In his graphic novel titled Maus, Art Spiegelman uses a number of devices to make us think we are reading about human beings even though the characters he draws are animals (especially mice). Among those devices are the following:
- Presentation of common human situations, such as the son’s visit to a father he hasn’t seen for a while – the episode with which the book opens.
- Use of simple, colloquial, credible language – the kind of language most people use and with which most people are familiar.
- Use of distinctive dialects, as in the Yiddish-inflected speech of the father. Thus, at one point early in the book, the father asks Artie,
“How is going the comics business?”
Instead of asking “How is the comics business going?” the father speaks English like an East European Jewish immigrant and thus seems to talk as a real human being might talk.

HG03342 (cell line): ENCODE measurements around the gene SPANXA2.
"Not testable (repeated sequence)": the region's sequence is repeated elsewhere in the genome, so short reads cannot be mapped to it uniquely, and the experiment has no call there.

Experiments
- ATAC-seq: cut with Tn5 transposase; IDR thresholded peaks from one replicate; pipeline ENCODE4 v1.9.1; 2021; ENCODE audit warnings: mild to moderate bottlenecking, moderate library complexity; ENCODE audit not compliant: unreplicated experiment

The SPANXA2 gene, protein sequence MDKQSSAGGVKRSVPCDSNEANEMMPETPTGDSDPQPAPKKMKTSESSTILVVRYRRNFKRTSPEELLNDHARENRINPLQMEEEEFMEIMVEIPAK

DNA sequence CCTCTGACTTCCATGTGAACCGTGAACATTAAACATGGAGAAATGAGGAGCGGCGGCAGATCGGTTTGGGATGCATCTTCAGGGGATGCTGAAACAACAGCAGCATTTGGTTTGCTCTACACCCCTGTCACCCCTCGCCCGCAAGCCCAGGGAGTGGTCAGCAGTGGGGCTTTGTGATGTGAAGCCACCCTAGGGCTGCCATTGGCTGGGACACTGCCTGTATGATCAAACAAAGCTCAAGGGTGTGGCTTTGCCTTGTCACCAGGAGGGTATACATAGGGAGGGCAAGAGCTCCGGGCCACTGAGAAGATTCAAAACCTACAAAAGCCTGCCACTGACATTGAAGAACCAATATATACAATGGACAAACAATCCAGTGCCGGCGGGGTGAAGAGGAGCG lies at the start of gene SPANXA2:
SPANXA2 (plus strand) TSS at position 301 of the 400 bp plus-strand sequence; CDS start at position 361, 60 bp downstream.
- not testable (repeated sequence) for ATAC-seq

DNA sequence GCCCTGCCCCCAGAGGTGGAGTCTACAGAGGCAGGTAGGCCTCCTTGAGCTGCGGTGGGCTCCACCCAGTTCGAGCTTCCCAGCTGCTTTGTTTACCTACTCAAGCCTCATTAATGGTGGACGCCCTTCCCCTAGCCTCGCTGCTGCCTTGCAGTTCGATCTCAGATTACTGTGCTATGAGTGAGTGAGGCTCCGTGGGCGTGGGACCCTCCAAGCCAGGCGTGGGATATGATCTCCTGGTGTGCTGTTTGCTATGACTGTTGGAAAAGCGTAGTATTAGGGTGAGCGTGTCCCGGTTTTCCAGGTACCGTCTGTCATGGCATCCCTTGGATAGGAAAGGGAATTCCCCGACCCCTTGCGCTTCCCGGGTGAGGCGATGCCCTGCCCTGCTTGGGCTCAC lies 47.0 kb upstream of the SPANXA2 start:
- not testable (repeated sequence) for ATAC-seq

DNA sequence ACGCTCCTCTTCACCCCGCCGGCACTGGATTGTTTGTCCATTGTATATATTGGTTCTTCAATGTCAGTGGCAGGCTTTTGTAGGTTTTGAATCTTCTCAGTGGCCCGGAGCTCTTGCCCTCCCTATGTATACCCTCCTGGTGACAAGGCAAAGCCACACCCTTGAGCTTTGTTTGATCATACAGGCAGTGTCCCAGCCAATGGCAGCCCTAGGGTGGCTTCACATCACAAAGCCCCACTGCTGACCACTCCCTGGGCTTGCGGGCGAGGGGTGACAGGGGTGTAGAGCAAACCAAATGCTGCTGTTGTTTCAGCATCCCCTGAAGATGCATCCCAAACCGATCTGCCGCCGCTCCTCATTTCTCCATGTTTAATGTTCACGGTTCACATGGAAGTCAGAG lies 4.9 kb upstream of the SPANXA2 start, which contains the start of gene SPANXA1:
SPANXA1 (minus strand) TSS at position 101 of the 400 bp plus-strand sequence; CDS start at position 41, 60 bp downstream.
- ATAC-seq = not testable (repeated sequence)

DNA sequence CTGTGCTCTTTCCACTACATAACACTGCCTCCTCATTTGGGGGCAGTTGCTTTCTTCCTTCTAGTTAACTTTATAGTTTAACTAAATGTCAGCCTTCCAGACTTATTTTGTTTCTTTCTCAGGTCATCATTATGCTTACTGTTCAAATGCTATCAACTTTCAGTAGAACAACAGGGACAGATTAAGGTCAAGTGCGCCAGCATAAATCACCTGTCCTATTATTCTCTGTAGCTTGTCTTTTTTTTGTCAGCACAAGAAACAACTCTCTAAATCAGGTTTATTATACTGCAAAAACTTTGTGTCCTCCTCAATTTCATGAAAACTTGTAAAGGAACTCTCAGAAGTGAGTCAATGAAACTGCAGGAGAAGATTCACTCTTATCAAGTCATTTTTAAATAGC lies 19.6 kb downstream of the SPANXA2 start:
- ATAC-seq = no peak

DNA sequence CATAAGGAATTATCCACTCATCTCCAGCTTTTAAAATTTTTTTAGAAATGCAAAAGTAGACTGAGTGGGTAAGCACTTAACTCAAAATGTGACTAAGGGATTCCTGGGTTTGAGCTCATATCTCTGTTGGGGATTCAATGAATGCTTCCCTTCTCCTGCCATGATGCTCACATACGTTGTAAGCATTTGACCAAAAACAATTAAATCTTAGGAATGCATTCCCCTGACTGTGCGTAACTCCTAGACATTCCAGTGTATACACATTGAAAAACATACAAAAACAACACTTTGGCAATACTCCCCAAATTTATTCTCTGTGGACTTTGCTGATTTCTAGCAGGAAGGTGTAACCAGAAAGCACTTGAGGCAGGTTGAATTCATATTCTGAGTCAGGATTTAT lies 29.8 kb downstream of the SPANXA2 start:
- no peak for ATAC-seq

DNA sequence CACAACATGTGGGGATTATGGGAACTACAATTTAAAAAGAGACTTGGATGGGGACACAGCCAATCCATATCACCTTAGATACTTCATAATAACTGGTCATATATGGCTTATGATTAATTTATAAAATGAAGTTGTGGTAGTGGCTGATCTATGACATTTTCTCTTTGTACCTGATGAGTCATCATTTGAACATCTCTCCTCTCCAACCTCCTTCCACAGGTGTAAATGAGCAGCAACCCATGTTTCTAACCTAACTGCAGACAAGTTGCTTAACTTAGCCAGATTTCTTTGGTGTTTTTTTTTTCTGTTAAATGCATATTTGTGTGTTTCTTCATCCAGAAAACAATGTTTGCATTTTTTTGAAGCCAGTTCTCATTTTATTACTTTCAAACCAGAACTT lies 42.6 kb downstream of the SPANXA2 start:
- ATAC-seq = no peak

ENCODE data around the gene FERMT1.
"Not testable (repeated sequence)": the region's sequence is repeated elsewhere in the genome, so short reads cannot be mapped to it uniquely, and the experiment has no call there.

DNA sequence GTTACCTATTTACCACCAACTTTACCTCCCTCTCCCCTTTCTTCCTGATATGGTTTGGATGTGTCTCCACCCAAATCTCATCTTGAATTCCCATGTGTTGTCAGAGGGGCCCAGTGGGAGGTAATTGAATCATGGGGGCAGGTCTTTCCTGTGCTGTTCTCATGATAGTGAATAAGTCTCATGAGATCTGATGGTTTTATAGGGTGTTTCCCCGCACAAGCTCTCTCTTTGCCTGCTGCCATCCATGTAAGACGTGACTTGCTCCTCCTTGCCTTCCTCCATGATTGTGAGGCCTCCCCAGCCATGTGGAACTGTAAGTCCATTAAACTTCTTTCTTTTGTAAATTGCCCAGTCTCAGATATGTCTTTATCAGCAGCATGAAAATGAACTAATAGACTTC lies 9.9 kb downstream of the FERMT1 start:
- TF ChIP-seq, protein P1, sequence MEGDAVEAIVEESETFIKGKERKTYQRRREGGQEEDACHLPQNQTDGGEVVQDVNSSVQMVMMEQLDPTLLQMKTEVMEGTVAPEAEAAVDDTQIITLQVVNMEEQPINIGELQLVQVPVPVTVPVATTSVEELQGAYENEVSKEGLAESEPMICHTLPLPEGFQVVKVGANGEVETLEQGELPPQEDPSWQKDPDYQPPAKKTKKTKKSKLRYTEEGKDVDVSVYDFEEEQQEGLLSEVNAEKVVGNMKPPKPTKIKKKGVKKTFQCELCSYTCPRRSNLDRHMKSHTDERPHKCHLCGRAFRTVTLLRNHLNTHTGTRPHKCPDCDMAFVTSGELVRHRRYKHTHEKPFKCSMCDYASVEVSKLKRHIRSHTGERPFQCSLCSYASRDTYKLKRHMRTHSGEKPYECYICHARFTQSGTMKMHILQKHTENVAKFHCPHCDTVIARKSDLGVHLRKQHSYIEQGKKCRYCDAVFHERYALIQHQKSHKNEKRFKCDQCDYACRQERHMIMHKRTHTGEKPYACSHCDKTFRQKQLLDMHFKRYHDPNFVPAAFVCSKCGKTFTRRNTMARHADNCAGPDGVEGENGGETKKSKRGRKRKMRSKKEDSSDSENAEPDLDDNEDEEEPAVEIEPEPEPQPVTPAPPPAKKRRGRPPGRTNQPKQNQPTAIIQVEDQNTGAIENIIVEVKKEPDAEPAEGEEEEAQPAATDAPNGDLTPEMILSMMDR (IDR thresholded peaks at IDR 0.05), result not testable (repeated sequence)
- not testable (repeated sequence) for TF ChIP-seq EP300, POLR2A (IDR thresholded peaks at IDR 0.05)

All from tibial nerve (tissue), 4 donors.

- The characters express themselves using common human gestures. Thus, when the father and son first see each other, they greet each other with open “arms.” When the father introduces his son to the father’s second wife, the father clasps the son’s shoulders in an obvious expression of pride. When the father is angry that his second wife has tried to hang up the son’s coat on a wire hanger, the father’s eyebrow is heavy, dark, and furrowed. In short, Spiegelman uses common and highly familiar human gestures and expressions to help convey the sense that he is presenting persons even though he is drawing mice.
- By naming the son “Artie” and by making him a person working in the “comics business,” Spiegelman clearly suggests that the novel has autobiographical relevance – that he is describing his own family and its history.